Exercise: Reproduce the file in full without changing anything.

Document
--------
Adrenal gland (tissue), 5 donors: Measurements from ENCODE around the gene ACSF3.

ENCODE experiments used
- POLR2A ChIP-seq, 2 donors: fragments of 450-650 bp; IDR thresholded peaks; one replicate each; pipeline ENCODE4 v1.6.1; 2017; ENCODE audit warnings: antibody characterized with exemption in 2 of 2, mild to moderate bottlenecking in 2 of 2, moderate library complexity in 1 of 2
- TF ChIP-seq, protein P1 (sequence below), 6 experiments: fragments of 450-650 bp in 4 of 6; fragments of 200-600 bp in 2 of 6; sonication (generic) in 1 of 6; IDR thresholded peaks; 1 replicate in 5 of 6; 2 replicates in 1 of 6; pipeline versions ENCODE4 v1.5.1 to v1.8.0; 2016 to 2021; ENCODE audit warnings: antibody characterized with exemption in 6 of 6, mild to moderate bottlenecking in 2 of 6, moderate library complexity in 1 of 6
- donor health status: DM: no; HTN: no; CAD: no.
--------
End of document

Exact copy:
Adrenal gland (tissue), 5 donors: Measurements from ENCODE around the gene ACSF3.

ENCODE experiments used
- POLR2A ChIP-seq, 2 donors: fragments of 450-650 bp; IDR thresholded peaks; one replicate each; pipeline ENCODE4 v1.6.1; 2017; ENCODE audit warnings: antibody characterized with exemption in 2 of 2, mild to moderate bottlenecking in 2 of 2, moderate library complexity in 1 of 2
- TF ChIP-seq, protein P1 (sequence below), 6 experiments: fragments of 450-650 bp in 4 of 6; fragments of 200-600 bp in 2 of 6; sonication (generic) in 1 of 6; IDR thresholded peaks; 1 replicate in 5 of 6; 2 replicates in 1 of 6; pipeline versions ENCODE4 v1.5.1 to v1.8.0; 2016 to 2021; ENCODE audit warnings: antibody characterized with exemption in 6 of 6, mild to moderate bottlenecking in 2 of 6, moderate library complexity in 1 of 6
- donor health status: DM: no; HTN: no; CAD: no.